let me start out by saying that this post is rather bleak. if you’re having a cruddy day, maybe wait until tomorrow of the day after to read this.
throughout much of Ireland, there’s little evidence of homelessness, or people sleeping rough out of necessity, as I’ve seen on State Street or virtually anywhere in San Diego. there’s no part of me that believes that this results from the fact that homelessness is not a problem in Ireland. my few hours in Dublin alone disillusioned me of any notion on that score (though I hadn’t much believed it up to that point, either). in most of the places I visited I saw people who clearly occupied the margins of society. not a lot of panhandling, but certainly some worse for the wear, depending on the time of day. one Irish person I spoke with said the lack of panhandling, sleeping on benches and other activities that one might associate with homelessness in the States (and in San Diego, certainly) results from a stronger tradition of offering services and support to homeless people. maybe it’s a Catholic thing, maybe it’s a cultural difference in attitude towards homeless people. maybe the quality of social services available helps people find food and housing on a more consistent or reliable basis, but in Dublin at least, the system is inadequate. understandably, with the explosion of the Irish economy in the last decade, Dublin became an increasingly attractive destination for those unable to find suitable work or opportunities elsewhere in the country. an immigration policy, implemented in the late ’90s and early ’00s, that made it relatively easy for residents of new EU countries (many from Eastern Europe, and Poland on an extraordinary scale) compounded the difficulty of finding suitable work.
after spending nearly two weeks in small cities and towns throughout west and north, it was something of a shock to finally spend time in Dublin. there are benches along both banks of the River Liffey, and it makes for a rather picturesque walk. unlike along the River Corrib, the River Lee, or the River Foyle, however, the benches along the Liffey, on Bachelor’s Walk and Swifts Row, were filled with men and women killing time, who seemed to have no particular place to go. while waiting for the bus back to Drogheda, one guy, sporting clothes that looked insufficient to ward off the chill brought in by the wind, asked every single person waiting for the bus (as well as every person who walked past the stop) for a cigarette. after finishing lunch in a cafe in Aston Quay, I waited in the road for one of the buses to take me on to Kilmainham Gaol and witnessed a guy (at about one o’clock in the afternoon) projectile the liquid contents of his stomach onto the pavement. whether he was homeless or not, I did not see anything like that while in any other city of any size (and am certainly glad for it).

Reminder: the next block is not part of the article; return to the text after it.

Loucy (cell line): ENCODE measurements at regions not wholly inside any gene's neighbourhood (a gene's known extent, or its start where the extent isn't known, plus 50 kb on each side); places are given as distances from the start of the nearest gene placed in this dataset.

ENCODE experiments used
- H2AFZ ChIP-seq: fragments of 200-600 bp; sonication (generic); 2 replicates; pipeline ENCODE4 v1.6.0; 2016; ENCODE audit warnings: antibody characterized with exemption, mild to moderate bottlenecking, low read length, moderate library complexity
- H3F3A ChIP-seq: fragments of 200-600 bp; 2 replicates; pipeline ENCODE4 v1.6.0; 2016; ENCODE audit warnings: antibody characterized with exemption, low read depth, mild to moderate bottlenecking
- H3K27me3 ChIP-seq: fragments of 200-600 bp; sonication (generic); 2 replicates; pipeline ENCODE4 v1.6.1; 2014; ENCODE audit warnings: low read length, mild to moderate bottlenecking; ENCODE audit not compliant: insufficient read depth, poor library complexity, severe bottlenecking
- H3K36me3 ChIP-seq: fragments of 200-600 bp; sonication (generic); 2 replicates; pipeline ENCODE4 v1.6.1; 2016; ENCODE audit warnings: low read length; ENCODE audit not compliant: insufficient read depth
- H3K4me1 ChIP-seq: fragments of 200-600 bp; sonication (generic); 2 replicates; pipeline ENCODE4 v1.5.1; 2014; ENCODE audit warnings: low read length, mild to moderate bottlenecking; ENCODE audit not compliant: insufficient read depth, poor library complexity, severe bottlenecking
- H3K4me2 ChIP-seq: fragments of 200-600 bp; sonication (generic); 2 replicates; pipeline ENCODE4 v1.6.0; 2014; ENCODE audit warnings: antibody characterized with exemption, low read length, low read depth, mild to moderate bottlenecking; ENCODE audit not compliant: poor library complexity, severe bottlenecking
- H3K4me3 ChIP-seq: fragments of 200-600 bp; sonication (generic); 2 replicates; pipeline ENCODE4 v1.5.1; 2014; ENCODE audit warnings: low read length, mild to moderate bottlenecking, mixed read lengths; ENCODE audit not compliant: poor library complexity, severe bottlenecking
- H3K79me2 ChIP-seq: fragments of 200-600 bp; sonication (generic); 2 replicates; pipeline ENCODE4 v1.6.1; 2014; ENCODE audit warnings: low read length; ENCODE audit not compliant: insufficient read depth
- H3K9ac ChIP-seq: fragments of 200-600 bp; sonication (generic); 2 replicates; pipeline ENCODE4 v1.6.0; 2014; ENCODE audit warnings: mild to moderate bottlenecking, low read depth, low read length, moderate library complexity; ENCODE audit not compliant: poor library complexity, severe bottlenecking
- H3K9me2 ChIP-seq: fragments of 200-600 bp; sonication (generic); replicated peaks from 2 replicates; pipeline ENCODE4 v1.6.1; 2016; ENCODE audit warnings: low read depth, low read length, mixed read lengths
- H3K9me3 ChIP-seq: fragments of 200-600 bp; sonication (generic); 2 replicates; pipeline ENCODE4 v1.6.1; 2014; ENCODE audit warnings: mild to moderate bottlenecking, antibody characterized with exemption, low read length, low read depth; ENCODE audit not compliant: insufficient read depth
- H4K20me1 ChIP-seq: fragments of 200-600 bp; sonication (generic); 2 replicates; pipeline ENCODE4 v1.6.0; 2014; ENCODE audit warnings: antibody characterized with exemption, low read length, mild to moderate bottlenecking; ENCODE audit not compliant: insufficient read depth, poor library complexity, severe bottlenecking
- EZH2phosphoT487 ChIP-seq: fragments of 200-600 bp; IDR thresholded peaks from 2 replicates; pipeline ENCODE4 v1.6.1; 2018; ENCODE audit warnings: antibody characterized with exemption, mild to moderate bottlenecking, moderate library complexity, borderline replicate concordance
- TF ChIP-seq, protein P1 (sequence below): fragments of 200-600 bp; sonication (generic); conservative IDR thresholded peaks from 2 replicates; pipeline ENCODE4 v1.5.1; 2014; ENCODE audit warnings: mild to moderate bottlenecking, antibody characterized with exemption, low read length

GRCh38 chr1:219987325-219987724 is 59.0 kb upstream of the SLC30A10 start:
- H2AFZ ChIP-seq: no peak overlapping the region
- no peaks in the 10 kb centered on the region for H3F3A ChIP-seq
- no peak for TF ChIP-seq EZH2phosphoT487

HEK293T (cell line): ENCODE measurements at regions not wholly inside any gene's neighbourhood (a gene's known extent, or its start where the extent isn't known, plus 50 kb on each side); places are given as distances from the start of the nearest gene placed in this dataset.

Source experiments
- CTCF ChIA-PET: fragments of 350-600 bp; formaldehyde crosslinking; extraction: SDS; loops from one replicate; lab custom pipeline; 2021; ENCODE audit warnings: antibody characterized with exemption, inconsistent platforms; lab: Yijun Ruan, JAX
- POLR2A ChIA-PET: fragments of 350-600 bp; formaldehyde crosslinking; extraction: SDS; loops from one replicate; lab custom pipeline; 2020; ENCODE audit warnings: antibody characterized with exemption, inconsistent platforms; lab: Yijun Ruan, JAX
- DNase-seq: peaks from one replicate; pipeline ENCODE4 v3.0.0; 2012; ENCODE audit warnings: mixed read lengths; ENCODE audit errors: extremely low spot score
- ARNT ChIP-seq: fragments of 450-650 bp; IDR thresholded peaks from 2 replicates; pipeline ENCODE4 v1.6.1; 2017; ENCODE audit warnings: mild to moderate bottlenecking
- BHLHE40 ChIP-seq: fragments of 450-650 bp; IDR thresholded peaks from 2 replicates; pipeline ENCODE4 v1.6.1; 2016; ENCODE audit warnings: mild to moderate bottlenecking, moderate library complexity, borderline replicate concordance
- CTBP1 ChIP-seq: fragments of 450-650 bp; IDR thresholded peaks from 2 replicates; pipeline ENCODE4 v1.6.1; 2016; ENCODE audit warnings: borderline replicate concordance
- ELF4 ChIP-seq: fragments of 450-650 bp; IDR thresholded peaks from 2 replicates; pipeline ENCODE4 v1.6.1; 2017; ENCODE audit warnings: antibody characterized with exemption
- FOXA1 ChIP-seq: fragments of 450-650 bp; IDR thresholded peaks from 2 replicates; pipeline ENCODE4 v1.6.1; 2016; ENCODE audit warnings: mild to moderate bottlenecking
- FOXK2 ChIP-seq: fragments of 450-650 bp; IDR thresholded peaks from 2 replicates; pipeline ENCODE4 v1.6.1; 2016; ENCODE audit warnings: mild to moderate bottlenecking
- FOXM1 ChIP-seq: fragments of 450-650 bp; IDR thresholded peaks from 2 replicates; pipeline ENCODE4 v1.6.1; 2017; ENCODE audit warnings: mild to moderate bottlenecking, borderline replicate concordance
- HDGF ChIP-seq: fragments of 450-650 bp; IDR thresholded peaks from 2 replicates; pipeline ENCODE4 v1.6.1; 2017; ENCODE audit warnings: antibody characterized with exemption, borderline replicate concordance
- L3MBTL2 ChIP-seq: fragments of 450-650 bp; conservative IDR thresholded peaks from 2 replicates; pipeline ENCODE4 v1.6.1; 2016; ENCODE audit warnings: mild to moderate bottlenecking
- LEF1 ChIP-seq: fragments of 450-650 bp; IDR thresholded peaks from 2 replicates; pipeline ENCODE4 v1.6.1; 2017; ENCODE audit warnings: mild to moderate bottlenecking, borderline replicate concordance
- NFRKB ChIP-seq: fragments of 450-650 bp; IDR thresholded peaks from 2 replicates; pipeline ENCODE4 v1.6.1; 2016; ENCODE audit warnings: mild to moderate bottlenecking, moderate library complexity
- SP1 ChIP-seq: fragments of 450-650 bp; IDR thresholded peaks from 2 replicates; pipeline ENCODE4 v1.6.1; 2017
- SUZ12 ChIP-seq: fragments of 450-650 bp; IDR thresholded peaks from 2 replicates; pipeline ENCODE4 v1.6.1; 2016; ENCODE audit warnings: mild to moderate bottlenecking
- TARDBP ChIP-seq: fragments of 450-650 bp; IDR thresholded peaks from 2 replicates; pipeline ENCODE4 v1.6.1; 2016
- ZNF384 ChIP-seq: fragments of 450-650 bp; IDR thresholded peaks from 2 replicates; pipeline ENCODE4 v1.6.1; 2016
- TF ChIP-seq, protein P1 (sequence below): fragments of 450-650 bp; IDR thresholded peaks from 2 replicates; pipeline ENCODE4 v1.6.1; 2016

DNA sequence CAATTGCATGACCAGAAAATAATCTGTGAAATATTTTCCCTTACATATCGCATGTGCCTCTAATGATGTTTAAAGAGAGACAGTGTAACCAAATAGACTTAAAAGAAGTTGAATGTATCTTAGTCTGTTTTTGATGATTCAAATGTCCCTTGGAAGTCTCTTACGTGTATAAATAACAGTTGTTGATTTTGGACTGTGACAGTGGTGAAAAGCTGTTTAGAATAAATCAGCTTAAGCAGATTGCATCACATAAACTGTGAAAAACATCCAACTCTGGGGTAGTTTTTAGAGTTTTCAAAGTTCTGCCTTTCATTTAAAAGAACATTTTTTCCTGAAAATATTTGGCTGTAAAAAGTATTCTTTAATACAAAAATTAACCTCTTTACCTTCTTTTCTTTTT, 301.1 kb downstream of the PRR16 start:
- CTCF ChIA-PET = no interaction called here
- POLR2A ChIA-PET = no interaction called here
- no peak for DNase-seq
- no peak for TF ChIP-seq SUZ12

the worst thing I saw in Dublin — in all of Ireland, really — was on my walk from O’Connell Street back to Busaras to catch the bus back to Drogheda. sitting on a corner were three people, a woman and a man in their thirties, and a boy of about ten. they weren’t up against the side of the building, or on a stoop, or making any effort to get out of the way of foot traffic, but were perched smack in the middle of the pavement. the man wasn’t (or couldn’t) say anything, but the woman was cooing affectionately, as a mother would over her child. both adults were petting the boy affectionately; it seemed they must have been his parents. the kid didn’t seem too enthusiastic about the situation. the woman’s speech was slurred and just this side of incoherent as she told the boy she loved him and that he was such a fine, good boy. he tried pulling away from her careeses, but against the two of them he didn’t have much luck. no one in Talbot Street seemed phased by their presence, and we all kept walking.